Tuesday, December 1, 2009

Sanitized

Hand sanitizer, handy wipes, disinfecting cleaners, hand washing until the hands are raw. I AM SANITIZED.

Yes, there is an epidemic. Germaphobia has taken over the world. Furnace filters are changed often, air purifiers hum, counter tops are scrubbed and, as one friend told me, door knobs are washed daily. We use hand sanitizer when we exit the car before entering stores and use it again when we get back into the car making sure that any parts of the hands that were previously missed might be purified once more.

"Please wash your hands," the first words out of my mouth when the girls come to my house after school.
Of course, I envision the school crawling with germs before I even enter the portal. "Did you throw up?" the secretary asks the child. My eyes widen as I make my way out of the office. As Gabby looks for places to sit and eat lunch with her friends, I look for a spot with no children coughing or sniffling. We are an age of germaphobia.

It’s a wonder I didn't die from all of the germs that surrounded me on the farm. Mom often took food to the fields where we ate with tobacco sap covered hands, sweat and soil. I know that I rarely washed my hands after playing in the barn petting kittens and the dog...probably even the rabbits and my lamb. Mom had a clean house but dirty farm hands and children piled into the house daily. One glass sat next to the sink all day long. It was a communal glass that we all used when getting a quick drink of water. Mom would often take a sip off of the spoon that stirred the gravy. The list goes on. Remarkably, none of us died. Now we might have had a tummy ache once in awhile, but I think that probably came more from the food kept in the backroom or garage to cool.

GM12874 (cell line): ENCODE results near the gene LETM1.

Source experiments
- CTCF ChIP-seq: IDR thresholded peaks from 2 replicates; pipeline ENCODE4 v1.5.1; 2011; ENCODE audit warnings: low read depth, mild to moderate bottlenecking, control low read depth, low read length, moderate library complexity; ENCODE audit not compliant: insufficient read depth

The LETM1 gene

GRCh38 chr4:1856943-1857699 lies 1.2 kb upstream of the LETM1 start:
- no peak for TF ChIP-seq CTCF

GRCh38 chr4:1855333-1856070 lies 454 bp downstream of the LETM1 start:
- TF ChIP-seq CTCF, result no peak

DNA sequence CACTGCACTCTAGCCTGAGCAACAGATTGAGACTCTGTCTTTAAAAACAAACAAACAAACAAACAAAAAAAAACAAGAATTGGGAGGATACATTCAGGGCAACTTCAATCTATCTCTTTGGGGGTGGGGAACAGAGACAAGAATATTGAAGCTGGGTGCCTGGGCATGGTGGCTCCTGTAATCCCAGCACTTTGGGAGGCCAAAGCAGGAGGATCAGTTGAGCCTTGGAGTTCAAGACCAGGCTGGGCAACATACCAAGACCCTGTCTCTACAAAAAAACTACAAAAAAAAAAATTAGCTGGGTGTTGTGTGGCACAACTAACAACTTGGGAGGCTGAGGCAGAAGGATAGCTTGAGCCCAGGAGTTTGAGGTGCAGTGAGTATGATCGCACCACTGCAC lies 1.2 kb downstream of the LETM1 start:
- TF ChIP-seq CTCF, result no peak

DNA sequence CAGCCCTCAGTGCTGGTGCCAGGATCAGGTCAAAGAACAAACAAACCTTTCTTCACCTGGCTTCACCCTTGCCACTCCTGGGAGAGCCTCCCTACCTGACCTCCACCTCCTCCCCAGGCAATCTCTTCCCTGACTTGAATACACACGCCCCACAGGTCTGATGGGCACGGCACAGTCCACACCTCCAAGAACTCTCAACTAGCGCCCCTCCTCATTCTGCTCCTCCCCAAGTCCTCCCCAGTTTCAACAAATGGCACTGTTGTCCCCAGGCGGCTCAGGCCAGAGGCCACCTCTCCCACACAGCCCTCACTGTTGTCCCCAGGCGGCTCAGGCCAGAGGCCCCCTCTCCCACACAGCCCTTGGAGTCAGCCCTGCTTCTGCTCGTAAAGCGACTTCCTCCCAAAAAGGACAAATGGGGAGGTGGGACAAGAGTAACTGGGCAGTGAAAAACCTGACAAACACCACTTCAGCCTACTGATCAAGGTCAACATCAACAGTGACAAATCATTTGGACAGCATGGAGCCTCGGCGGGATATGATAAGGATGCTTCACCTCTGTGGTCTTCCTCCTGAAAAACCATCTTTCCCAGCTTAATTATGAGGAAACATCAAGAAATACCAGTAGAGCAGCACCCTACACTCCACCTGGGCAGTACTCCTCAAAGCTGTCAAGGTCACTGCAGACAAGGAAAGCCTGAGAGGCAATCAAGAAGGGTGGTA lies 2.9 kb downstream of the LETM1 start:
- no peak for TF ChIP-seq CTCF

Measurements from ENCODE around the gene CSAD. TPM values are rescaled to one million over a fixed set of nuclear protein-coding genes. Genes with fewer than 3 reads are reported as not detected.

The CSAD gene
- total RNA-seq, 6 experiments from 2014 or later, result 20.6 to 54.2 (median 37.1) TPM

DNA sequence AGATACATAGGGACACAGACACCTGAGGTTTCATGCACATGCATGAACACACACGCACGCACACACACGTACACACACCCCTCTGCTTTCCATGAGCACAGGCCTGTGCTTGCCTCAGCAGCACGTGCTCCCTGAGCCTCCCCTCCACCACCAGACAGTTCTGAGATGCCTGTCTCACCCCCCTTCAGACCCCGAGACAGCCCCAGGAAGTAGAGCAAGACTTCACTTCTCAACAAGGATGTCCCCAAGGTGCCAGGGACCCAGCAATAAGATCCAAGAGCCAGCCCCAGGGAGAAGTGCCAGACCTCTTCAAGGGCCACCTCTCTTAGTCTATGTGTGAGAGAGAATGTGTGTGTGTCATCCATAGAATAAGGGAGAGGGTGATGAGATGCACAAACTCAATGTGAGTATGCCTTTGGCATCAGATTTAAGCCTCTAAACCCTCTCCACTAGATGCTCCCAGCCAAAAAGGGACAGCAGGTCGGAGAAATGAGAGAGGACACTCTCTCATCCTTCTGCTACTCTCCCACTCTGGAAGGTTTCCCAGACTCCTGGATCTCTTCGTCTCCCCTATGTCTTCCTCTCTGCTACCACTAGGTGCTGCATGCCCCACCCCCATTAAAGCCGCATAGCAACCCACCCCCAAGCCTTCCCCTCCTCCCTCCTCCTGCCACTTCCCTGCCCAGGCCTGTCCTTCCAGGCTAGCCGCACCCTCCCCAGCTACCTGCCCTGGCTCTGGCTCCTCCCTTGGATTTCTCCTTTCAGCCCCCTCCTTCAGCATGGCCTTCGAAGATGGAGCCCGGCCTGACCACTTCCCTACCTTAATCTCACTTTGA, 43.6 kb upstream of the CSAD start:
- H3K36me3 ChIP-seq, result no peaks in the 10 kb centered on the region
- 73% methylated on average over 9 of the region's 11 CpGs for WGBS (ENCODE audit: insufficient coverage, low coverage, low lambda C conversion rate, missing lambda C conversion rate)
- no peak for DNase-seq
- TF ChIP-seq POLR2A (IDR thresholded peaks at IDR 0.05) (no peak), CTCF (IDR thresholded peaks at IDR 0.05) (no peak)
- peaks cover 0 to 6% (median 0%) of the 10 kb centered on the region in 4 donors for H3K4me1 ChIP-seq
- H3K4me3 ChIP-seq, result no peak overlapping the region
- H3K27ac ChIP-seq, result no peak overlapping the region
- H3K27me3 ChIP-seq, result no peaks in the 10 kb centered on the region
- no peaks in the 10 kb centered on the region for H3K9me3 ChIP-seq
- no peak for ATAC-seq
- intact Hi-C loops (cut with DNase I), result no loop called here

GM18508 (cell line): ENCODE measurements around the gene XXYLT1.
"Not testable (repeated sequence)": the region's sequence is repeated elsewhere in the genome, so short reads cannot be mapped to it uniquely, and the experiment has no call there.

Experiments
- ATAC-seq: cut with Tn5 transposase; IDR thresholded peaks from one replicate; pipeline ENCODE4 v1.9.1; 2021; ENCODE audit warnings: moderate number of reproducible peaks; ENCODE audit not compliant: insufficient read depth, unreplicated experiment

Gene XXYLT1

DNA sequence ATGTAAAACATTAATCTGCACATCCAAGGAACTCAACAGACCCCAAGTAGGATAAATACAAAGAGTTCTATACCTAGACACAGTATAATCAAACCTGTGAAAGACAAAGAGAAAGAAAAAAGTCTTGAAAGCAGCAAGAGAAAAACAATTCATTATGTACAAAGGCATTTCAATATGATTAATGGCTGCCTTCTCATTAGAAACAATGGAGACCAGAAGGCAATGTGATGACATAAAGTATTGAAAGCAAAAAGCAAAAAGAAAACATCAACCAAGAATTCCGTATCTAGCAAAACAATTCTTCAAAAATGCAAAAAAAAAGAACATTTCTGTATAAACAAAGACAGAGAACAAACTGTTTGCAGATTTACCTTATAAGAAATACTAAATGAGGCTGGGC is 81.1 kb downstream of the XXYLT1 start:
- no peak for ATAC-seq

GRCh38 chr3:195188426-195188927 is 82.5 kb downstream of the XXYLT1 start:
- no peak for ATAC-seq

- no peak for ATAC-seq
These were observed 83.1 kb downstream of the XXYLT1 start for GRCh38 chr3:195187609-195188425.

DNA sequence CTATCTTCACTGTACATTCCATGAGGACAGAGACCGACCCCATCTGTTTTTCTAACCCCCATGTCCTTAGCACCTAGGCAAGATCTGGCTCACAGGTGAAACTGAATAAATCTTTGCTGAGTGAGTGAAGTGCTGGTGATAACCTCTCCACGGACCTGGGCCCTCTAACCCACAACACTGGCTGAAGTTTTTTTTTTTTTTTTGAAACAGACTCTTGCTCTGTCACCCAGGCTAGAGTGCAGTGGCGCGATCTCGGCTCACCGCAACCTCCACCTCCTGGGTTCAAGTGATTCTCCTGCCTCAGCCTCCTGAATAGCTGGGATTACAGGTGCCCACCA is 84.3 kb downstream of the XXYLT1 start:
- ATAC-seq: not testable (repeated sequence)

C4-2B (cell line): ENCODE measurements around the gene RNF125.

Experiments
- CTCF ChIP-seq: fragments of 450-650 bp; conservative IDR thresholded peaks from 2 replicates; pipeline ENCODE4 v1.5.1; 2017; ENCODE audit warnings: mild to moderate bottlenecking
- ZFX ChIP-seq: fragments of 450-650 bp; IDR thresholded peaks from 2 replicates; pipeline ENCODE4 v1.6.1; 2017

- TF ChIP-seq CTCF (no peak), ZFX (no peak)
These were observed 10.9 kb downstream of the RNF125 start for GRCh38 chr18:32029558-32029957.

No, I survived germs. Haven't had a cold in years. Haven't had the flu in years. Of course, I get sinus infections and have flu shots, but I am a very healthy person. I attribute this incredible good health to the germs that helped me to build up a tolerance for the little devils.

I worry that maybe we are too clean. I worry that fiendish new strains of germs are planning their attack in the hidden crevices of clean. Will the children be strong enough to fight them off? People have lived with germs forever, and mankind has survived. What are we doing to ourselves in this effort to eradicate illness? Are we destroying ourselves?

I have a confession to make. Germs do live in my house. Oh, my house is clean, but not so clean that a few germs can't survive. I refuse to become paranoid chasing these little guys in every corner and on every hand. I cheer the little guys that probably in reality keep me healthier.

However, I do wish that Portland would get onboard as requested by the government covering water sources. Instead Oregonians like to have the beauty of the lakes. I wonder how many enjoyed last week when they were boiling their water.

Germaphobia. I wonder if I should go wash my doorknobs?

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